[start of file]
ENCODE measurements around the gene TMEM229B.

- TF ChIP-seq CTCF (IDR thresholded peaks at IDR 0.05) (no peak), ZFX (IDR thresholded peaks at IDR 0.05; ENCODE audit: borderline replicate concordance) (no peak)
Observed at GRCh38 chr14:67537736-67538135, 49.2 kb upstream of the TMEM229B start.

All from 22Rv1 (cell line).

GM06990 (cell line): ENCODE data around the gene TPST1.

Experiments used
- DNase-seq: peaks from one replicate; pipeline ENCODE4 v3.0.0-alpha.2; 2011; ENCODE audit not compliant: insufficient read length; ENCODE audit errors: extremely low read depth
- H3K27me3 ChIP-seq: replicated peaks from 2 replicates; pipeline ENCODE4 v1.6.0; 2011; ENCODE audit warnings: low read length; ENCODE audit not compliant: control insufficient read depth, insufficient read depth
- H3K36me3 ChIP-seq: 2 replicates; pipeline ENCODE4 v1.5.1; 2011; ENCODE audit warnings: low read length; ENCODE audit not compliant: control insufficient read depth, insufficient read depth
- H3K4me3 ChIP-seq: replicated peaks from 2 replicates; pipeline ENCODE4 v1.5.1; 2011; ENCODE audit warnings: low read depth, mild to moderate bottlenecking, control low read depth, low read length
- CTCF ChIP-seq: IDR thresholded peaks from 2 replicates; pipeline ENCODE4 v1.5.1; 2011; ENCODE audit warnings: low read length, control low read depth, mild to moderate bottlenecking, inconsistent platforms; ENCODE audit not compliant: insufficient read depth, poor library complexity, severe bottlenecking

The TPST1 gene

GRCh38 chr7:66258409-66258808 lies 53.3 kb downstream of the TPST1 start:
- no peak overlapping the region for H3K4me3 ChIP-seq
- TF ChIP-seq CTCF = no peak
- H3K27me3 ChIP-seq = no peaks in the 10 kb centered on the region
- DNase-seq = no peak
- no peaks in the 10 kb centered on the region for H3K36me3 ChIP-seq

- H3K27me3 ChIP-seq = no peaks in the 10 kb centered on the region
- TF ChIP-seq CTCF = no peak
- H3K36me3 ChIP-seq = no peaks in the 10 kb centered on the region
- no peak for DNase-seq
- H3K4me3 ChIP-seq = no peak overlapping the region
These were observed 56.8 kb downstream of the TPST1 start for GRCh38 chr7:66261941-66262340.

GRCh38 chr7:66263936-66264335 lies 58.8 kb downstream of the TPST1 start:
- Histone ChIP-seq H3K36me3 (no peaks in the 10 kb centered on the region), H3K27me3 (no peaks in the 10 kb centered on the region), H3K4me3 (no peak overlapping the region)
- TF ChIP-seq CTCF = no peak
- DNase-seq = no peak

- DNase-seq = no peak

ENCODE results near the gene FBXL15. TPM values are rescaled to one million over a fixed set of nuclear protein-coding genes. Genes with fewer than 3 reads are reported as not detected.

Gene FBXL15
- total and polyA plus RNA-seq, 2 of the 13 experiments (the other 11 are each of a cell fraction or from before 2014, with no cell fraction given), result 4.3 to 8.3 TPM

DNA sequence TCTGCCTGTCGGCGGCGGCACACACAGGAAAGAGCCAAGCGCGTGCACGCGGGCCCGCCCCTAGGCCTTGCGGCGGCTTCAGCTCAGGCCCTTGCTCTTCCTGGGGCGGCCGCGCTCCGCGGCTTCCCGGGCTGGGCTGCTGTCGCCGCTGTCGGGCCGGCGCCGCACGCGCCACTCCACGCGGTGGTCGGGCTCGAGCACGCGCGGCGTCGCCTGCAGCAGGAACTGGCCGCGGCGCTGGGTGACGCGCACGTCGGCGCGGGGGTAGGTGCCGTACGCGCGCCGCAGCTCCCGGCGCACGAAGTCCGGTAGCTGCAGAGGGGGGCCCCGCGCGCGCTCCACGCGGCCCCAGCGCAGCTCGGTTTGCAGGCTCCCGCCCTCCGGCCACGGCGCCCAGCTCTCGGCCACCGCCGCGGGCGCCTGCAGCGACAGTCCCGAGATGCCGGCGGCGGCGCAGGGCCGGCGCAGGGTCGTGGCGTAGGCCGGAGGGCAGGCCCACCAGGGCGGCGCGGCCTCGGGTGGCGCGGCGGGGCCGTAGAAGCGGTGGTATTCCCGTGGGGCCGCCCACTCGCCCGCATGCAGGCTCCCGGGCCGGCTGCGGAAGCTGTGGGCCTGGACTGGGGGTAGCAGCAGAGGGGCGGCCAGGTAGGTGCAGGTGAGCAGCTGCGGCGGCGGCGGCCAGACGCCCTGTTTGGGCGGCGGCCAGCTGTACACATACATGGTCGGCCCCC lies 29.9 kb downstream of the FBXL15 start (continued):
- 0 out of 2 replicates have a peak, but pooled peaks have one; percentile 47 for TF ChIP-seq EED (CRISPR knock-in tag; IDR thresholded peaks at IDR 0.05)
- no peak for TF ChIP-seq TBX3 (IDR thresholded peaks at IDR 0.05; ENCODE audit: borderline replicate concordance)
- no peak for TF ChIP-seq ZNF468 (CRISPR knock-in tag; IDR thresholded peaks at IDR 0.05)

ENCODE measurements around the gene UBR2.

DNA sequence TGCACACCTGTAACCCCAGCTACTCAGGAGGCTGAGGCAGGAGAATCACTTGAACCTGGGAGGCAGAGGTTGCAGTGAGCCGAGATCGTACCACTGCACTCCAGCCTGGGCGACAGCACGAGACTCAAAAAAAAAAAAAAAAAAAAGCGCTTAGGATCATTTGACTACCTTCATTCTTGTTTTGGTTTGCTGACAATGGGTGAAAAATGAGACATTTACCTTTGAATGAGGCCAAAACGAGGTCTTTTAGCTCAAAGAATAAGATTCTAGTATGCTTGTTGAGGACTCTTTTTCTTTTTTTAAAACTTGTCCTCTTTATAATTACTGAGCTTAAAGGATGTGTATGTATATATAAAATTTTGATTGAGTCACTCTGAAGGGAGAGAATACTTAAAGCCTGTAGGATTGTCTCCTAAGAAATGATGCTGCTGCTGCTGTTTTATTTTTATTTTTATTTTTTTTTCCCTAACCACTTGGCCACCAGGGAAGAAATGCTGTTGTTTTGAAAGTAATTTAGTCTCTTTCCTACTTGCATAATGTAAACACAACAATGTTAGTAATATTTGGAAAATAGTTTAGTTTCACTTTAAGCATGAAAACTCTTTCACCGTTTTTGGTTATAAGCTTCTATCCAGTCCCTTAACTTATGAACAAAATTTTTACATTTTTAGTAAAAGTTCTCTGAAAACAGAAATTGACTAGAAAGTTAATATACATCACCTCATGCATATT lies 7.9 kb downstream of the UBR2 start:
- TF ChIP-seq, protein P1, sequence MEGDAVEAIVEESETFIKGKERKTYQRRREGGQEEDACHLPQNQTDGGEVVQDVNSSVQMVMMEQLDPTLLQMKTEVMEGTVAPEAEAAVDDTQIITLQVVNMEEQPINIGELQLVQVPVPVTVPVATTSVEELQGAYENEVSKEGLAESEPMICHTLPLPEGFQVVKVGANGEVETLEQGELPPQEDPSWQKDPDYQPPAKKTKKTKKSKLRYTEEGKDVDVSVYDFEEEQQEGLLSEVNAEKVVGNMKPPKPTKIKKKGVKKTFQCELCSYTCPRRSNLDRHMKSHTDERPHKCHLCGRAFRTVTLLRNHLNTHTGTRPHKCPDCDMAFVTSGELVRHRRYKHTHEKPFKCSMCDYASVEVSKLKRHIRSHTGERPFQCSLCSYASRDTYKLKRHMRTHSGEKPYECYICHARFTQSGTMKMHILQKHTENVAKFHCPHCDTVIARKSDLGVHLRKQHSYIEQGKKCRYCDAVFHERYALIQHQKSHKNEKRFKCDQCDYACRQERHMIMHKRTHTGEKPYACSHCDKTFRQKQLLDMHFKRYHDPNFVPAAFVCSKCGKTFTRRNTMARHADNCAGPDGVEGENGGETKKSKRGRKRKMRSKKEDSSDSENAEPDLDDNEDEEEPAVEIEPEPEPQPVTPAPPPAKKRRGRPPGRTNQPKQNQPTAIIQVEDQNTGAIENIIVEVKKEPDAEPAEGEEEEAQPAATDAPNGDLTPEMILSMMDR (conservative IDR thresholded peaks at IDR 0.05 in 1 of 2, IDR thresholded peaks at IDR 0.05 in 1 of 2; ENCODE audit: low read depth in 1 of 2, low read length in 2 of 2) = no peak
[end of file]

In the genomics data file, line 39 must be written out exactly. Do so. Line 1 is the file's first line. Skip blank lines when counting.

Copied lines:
- TF ChIP-seq, protein P1, sequence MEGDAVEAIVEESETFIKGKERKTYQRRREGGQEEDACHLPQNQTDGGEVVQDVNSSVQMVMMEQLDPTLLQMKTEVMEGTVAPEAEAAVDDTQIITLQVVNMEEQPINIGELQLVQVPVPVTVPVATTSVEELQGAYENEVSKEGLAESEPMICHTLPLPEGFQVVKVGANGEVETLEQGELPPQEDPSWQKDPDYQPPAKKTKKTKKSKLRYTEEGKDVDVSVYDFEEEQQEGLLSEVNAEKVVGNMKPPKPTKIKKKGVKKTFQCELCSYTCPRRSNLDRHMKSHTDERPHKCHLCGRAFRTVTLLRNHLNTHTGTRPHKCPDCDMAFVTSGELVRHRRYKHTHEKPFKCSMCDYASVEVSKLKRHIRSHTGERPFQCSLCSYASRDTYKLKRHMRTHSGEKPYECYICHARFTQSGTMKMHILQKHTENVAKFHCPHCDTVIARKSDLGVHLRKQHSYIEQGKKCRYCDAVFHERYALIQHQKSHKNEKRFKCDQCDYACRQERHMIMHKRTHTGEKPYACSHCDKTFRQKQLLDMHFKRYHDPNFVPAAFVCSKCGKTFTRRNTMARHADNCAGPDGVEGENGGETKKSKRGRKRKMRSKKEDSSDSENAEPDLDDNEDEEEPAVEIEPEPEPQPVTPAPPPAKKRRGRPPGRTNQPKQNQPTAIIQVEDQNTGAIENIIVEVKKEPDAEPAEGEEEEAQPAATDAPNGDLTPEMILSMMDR (conservative IDR thresholded peaks at IDR 0.05 in 1 of 2, IDR thresholded peaks at IDR 0.05 in 1 of 2; ENCODE audit: low read depth in 1 of 2, low read length in 2 of 2) = no peak